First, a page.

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Bit rot is the natural process by which software things that used to work no longer work.Usually it's due to graduate students improving something, since they're uncoupled from market forces.
(1) Bit rot. Hmmmmm . . . that’s quite the coincidence.Just this morning I was trying to remember the meaning of “single bit drop out.”Teh Googles were not much help.My best guess is that it had something to do with the old ENIAC machine and the legend that three people worked full-time replacing burned out tubes. Apparently, that is more myth than legend. Link.(2) Another little known fact. There was a logbook the technicians used to record maintenance activity on ENIAC.One day, the cause of a malfunction was a moth that flew into the machine. One of the techs scotch-taped it into the logbook. Bug. Get it? Ha!(3) Both of those tall tales came from the same source; a FORTRAN II professor in 1983, who was literally a rocket scientist. I liked him.
Two points:1, rhhardin's comment above that bit rot often occurs because graduate students who are uncoupled from market forces think they are imporiving something appies perfectly to TNR which is run by graduate students (or superannuated undergrads) who are fully subsidized in their work for the magazine (since TNR couldn't earn a dime inthe real world).2. Your shouldn't read TNR anyway--it's bad for your blood pressure.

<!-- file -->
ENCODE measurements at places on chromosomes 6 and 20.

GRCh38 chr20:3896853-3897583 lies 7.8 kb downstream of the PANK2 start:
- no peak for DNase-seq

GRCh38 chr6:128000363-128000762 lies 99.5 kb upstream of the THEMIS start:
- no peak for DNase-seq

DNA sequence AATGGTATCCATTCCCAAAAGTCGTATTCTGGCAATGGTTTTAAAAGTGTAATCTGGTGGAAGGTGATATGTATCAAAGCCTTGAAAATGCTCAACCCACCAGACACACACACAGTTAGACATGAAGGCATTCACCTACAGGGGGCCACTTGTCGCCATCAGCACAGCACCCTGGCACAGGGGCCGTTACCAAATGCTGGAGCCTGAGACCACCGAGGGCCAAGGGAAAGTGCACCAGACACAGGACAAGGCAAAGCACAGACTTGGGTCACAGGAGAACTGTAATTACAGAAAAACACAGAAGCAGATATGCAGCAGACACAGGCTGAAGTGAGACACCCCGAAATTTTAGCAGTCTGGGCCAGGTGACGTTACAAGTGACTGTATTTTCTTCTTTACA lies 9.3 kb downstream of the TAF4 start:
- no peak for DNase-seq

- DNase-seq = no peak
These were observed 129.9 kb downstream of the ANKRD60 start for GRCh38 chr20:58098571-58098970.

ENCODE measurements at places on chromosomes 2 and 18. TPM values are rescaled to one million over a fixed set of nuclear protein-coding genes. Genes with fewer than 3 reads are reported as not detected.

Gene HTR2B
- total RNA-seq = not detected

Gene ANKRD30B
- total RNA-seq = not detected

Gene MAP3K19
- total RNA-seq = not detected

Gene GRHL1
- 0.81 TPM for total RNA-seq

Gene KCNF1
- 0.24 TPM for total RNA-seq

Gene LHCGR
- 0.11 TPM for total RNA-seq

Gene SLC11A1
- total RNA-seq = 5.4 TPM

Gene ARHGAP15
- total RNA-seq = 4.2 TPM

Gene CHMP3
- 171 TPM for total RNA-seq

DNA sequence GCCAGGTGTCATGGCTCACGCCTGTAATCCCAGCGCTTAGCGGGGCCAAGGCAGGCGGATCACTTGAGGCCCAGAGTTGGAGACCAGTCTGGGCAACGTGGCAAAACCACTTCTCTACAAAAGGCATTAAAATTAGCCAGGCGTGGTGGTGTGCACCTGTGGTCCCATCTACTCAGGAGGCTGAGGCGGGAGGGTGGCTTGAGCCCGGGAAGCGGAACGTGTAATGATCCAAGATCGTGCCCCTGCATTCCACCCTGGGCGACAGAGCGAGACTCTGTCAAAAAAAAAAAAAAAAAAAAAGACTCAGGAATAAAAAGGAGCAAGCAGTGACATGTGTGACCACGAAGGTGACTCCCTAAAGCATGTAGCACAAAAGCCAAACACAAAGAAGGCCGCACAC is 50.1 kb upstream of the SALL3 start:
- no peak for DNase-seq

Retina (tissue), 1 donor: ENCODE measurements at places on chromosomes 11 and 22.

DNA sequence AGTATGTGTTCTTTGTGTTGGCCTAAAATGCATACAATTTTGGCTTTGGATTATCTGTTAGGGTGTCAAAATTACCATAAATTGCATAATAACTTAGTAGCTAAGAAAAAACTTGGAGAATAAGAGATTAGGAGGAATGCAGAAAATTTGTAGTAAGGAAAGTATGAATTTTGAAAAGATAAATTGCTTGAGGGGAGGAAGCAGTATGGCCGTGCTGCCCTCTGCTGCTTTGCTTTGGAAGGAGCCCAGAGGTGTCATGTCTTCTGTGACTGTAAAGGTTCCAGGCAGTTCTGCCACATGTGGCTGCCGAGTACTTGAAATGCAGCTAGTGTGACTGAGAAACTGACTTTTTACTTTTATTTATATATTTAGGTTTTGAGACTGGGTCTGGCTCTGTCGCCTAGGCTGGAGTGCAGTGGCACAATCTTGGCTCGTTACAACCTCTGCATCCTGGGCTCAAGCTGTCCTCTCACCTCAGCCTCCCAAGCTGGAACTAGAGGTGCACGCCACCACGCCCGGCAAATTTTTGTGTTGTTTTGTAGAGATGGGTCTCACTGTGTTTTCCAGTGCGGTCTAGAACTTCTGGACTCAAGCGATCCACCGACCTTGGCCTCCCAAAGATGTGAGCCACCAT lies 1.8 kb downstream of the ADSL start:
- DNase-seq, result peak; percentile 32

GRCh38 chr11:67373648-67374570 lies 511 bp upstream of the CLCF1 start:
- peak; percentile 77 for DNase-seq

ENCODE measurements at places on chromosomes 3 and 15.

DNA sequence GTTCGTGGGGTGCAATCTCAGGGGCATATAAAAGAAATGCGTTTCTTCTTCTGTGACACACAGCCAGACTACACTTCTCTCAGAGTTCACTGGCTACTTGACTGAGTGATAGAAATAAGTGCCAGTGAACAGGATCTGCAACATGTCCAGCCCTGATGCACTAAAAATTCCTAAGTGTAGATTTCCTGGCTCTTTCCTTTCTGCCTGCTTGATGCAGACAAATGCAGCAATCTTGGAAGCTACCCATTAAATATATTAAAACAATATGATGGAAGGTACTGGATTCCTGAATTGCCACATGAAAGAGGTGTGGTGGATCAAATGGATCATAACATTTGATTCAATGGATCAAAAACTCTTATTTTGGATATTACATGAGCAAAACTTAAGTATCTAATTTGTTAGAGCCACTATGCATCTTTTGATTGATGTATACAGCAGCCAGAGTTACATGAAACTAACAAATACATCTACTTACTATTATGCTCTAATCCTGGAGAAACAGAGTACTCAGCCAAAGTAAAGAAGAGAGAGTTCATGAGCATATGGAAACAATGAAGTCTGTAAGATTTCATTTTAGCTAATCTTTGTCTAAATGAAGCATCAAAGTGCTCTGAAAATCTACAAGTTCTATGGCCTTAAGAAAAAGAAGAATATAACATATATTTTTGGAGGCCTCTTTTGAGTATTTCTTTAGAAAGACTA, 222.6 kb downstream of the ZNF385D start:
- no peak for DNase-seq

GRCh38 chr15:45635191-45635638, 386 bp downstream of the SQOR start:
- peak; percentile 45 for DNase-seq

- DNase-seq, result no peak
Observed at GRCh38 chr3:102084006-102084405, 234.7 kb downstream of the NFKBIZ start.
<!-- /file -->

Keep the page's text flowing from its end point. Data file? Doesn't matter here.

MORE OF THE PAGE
I buy all my legal drugs from Walgreen's. This week, when I needed a passel of refills, they launched their redesigned web site. It didn't work. It tool them a day to acknowledge that it wasn't working and another day to fix it.Quite a screwup--and no acknowledgement or apology from Walgreen's.On the other hand it works great now--unlike the VA, as portrayed in a recent news article, which spent $70 million on a new reservation system design over several years. System is junk and must be discarded. $70 million down the drain.Oh, sure, I want the government to run my medical care.
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